Earlier this week the Razer Forge TV was quietly pulled from the Google Store, prompting some speculation that it may be game over for Razer. A new statement from a Razer representative says the company is not giving up and if anything, is “doubling-down on Android” for gaming. Read more
When gaming accessory maker Razer acquired Ouya, many Free The Games (FtG) participants were less than thrilled as the move would have adversely affected their funding. As part of FtG promotion, gaming console Ouya had offered to match the funds raised by any Android game developer on Kickstarter in exchange for exclusivity. Ouya’s new owners are offering the developers a better deal – without the exclusivity constraint.
Back in April we reported that Ouya needed to find a buyer fast due to its failure to restructure its debt repayments to an investment company called TriplePoint. This was despite receiving a $10 million investment received from the Chinese company, Alibaba. Shortly after, there were rumours that the computer and gaming accessory maker, Razer, were interesting in acquiring Ouya. Confirmation that Razer had indeed acquired Ouya was posted and then swiftly removed on the website of the investment bank, Mesa Global.
Razer’s first Android TV, the Forge TV, is now available in the Google Store. It’s selling as a gaming bundle, so you’ll get the Forge TV and the Serval gaming controller in the purchase.
It’s official, folks. Razer has acquired Ouya, the Kickstarter-funded Android console startup. It’s an interesting move from the gaming accessory maker, considering that they’re venturing out into the mobile world with things like the Forge TV, Razer Comms, and etc.
There is no hiding that OUYA has struggled since its launch in 2013. The Android-powered video game console, despite raising $8 million in a Kickstarter campaign, has struggled to be a hit with consumers and the company failed to repay investors that helped bring the product to life. Among the investors is Alibaba who made a $10 million investment as recent as January. Julie Uhrman, OUYA’s chief executive officer, sent an internal memo to employees in April stating that being sold is the only way to solve their problems.
OUYA could finally be acquired soon as another company in the gaming industry has been involved in negotiations.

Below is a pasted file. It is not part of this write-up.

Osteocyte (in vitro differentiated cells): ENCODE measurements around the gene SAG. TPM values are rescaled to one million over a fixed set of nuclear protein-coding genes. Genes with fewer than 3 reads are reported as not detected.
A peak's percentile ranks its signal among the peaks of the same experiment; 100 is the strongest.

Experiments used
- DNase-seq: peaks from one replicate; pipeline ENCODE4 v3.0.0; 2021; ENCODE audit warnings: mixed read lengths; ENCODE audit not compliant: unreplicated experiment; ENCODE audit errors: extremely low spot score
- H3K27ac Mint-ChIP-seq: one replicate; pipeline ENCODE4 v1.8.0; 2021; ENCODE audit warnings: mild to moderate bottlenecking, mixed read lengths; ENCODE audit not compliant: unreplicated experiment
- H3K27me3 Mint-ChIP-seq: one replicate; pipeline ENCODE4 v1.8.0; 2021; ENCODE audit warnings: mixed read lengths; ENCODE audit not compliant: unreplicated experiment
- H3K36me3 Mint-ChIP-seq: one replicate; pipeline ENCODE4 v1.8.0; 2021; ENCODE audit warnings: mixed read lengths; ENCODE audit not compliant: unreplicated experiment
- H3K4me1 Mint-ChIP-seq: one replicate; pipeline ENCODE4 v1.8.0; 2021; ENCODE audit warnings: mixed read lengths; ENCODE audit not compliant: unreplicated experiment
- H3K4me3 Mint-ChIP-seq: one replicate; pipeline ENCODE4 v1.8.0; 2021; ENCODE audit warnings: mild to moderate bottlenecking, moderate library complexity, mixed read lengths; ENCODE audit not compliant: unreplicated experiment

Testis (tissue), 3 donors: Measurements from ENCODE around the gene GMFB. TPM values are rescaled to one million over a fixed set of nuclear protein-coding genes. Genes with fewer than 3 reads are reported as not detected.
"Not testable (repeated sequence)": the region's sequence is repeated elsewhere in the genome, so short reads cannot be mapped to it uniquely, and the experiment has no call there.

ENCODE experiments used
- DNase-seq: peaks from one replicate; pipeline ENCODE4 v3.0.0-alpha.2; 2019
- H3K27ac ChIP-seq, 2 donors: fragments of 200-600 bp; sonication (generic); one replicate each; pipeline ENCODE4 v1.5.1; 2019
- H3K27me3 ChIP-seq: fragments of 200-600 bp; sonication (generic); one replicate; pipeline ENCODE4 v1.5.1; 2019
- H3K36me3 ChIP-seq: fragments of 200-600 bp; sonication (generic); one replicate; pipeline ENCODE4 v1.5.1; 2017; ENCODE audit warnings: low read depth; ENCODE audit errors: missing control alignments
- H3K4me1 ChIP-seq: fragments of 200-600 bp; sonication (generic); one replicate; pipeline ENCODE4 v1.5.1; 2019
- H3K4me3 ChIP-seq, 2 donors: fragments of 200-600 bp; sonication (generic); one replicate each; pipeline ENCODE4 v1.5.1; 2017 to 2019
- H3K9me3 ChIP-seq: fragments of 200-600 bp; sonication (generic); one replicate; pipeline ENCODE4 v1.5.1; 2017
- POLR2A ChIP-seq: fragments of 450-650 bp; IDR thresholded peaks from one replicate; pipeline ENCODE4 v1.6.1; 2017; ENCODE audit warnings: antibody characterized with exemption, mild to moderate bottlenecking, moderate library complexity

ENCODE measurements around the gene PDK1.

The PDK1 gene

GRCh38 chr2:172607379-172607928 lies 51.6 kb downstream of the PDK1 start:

It was only a couple of years ago that it was the darling of Kickstarter, blowing past its target goal of $950,000 with surprising ease and ending up with over eight and a half million dollars in funding. The start-up in question is Ouya, manufacturer of the Android micro gaming console, and thanks to a leaked memo from its CEO, Julie Uhrman, it would seem that the company has hit choppy waters as it now seeks a buyer.
Ouya, the game-console maker made famous by its kickstarter campaign, has recently received $10 million from online shopping titan Alibaba. There have been discussions about incorporating Ouya’s software and 1,000 game library into Alibaba’s set-top box.
The primary location where Ouya can flourish is in China, which is poised to be the next battleground for video game competition now that the 15 year-long ban on videogame consoles has been lifted. Although Ouya seemed to be off to a great start in 2012 with an explosion of funding, the results are less than expected, mostly due to the powerful hold on the market that Sony and Microsoft have and the recent emergence of the Nexus Player and Fire TV, which both allow for similar cheap gaming. However, a struggling company and a burgeoning market can be perfect for each other if there is a way for them to connect. Enter Alibaba. If there is any place that Alibaba knows, it’s China. Alibaba can be extremely helpful to Ouya as it tries to move into China’s market.
Ouya is no stranger to deals with other companies, and has also been working out some mutually beneficial agreements with Xiaomi as well.
The Ouya gaming console, or microconsole, is a device suitable for casual gamers. Some, though, find it a little limited and boring. One developer has been able to bring Google’s Android TV platform to Ouya, bringing some excitement back to the device. Not everything is operable, but that is expected to change in due time. All of the connection functions, like WiFi and Bluetooth, work. The issues arise with video and audio playback.
You can head over to the source link for directions and file downloads.
Source: XDA Developers
Ouya has launched an “all access” pass which can be purchased for $59.99, granting the user access to every game in the Ouya library for an entire year. It is, however, only being tested, so it may not be available for very long.
While the pass currently shows up as sold out, a new batch should be available soon. To check and see if you can buy the pass for yourself, simply head to the Ouya website.
Source: Droid Gamers